A hot culinary trend is hitting Auckland this winter - an increasing number of new Asian restaurants are serving their food on fire.
Cooking over fire and flambe techniques are not new, but using fire as a visual treat is, especially in Asian restaurants, says AUT culinary arts senior lecturer Michael Choi.
Nem, a new Vietnamese fusion restaurant in Parnell, served its hapuka green curry and coconut prawn dishes in a flaming bowl.
In Ponsonby, diners at Epicer by Michellin-starred chef Manjunath Mural would also be served meat on fire when they ordered the flambe slow-cooked lamb chop.
A signature dish at Auckland's newest Chinese fine-dining restaurant, Red Wall 1939 was its fiery braised ox-tail.
"Flambe was popular 20 years ago, but using fire on food seems to be making a strong come back," Choi said.
"The use of fire is classic in French cuisine, where quail or chicken is served doused with brandy or rum, which was lit in front of customers on the table, and similarly with desserts like baked Alaska.
"But what's new, I think is the number of Asian and Asian-fusion restaurants embracing this technique and this is a huge change from using just sizzling plates."
Choi said many restaurants were seeing "food on fire dishes" as being good for business.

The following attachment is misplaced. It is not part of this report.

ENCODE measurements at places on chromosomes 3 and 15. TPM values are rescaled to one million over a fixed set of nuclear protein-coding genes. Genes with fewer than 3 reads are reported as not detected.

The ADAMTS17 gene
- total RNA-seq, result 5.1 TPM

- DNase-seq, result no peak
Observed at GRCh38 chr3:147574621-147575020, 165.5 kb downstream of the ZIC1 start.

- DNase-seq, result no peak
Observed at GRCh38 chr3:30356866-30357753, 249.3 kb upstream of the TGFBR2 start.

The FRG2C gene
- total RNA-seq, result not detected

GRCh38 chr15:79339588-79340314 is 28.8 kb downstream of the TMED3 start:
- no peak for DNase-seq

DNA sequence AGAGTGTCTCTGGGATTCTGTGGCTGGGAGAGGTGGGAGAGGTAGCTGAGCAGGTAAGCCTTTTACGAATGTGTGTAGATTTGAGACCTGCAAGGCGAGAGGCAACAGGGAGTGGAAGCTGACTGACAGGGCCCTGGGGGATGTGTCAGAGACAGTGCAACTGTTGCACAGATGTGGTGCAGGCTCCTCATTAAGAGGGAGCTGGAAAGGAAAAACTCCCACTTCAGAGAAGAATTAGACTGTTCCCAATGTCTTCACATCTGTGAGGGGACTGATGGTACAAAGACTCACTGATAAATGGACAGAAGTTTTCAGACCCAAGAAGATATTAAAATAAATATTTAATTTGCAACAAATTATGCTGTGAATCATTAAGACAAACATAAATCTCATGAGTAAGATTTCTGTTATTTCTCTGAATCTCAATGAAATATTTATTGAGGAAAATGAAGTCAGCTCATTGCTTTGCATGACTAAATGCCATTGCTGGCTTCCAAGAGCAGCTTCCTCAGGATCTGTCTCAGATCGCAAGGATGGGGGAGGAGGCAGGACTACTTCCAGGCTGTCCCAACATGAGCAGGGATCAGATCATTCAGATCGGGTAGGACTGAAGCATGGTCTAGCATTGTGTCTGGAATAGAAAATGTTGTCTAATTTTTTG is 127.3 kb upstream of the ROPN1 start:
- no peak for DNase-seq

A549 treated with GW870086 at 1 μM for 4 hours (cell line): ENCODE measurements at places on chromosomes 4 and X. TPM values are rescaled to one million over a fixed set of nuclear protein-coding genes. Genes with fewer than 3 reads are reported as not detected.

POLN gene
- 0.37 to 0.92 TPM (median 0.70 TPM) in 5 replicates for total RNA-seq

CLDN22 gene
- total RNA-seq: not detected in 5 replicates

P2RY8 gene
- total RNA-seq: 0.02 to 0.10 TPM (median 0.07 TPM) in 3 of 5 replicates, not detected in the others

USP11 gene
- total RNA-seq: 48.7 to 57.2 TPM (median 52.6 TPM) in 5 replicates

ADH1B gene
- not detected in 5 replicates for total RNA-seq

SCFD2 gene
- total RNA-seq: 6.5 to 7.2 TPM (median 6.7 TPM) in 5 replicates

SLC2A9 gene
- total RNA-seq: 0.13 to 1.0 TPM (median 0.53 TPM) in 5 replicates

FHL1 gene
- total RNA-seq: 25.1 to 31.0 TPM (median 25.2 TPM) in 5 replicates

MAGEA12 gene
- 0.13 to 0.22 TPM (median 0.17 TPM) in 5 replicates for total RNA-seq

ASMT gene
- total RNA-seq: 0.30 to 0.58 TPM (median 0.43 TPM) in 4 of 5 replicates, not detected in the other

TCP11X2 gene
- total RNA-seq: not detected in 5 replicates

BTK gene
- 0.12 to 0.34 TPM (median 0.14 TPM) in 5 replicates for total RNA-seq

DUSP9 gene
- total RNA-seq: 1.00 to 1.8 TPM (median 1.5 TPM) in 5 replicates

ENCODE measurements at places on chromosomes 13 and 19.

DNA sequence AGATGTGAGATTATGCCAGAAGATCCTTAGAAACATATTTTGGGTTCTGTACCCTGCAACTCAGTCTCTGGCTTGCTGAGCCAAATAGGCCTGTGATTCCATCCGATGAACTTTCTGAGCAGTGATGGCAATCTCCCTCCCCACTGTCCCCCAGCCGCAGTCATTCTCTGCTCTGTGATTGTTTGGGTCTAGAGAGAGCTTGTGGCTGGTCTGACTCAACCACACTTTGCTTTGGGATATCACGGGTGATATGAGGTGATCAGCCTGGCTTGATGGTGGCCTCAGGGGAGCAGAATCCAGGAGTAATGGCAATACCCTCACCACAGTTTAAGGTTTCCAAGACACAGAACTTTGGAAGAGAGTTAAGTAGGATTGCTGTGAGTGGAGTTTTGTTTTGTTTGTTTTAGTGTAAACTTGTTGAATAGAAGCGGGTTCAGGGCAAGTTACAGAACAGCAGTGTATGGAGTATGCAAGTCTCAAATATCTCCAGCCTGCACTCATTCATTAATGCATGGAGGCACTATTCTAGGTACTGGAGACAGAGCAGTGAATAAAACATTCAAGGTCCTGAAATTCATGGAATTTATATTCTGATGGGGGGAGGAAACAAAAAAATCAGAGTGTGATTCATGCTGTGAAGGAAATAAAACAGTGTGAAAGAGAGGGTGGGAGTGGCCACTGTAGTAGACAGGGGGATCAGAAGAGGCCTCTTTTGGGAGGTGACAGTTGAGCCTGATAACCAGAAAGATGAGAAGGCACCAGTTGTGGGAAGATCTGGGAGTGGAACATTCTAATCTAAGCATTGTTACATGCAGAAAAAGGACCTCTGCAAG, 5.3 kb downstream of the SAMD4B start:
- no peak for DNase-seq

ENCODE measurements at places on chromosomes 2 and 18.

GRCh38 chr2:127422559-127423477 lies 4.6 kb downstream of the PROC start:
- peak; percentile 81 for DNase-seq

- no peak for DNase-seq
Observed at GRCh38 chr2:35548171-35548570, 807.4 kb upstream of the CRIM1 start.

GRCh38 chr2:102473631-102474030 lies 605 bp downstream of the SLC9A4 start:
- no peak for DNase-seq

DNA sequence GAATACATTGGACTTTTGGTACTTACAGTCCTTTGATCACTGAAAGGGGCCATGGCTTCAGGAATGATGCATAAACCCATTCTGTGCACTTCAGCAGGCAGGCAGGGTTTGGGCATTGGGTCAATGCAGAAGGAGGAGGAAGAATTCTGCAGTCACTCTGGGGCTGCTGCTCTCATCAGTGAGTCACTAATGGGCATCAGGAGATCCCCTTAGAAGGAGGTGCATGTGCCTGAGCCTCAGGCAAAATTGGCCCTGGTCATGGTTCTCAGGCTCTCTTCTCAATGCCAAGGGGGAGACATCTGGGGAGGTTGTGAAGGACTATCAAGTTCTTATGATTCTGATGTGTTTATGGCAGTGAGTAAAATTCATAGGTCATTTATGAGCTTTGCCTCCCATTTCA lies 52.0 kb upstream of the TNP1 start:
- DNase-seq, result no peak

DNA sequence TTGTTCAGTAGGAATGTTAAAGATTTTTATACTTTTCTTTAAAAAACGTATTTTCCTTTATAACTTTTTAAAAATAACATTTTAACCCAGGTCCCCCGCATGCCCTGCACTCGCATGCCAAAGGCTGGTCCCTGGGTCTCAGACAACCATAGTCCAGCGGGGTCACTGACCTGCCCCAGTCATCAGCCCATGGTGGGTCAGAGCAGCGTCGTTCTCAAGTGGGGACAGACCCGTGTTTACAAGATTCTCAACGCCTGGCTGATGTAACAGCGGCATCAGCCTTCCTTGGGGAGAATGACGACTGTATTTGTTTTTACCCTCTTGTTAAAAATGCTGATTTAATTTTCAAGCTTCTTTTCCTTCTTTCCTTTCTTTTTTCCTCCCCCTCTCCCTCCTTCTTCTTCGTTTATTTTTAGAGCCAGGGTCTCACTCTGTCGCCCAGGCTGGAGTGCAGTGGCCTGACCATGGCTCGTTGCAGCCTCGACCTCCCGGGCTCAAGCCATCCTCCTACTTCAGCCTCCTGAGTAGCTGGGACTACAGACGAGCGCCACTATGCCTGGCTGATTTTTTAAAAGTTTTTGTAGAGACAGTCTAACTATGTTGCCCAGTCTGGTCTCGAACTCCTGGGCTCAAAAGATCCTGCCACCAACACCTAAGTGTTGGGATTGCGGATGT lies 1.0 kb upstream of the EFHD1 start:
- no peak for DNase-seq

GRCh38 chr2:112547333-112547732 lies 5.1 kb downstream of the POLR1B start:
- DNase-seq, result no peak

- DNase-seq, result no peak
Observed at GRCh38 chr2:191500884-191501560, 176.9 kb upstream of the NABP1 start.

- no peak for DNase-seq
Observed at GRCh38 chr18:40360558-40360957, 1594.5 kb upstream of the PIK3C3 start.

"The fire is not being used to cook the food, like traditional hot pot or Japanese sukiyaki," he said.
"It's used as a visual treat to bring in more people and even more importantly, to get people taking pictures and sharing it on instagram and social media."
He added: "We don't teach chefs to serve food on fire at cooking schools, they do it because they know it's good for business."
Choi said he too was considering adding a couple of flaming dishes to the menu at his Lucky Buddha restaurant on Fort St.
Nem executive chef Duc Cao, 41, said he wanted to re-create a sense of "campfire dining" with his fire meals.
"Vietnamese food is communal and is usually eaten shared," said Cao, originally from Hanoi.
"Having fire - like a campfire - makes people feel warm, both inside and outside, and feel happy sharing the food."
Owner Eric Tra Tran, 35, said the flaming coconut prawn curry, served in a whole coconut husk on a burning bowl of fire fuelled by ethanol - was the restaurant's top seller.
"Always the first thing people do when we take out the coconut prawn curry is to use their phones and take photos," Tran said.
"I think it's the best seller because people share these photos online, and so their friends come and also want to oder it."
Epicer's chef Mural said flaming food created a "wow factor".
"It showcases Indian food and for me, it's a touch of royal Indian cuisine which is missing in this modern era," he said.
"The fire and flambe brings liveliness and also gives a burned rum alcohol flavour to the lamb dish."
Masu, Black Rice Asian Fusion and Red Wall 1939 - all involved in Elemental Feast, which is part of Auckland's first winter festival Elemental AKL - also embraced the use of flames in their fire element-themed special dishes.
Red Wall's flaming braised ox tail flambe is served with marcella prawn and crispy sea salt slice, and Masu's Robata Fire menu includes chicken yakitori and wagyu beef tskune served on kondo grill.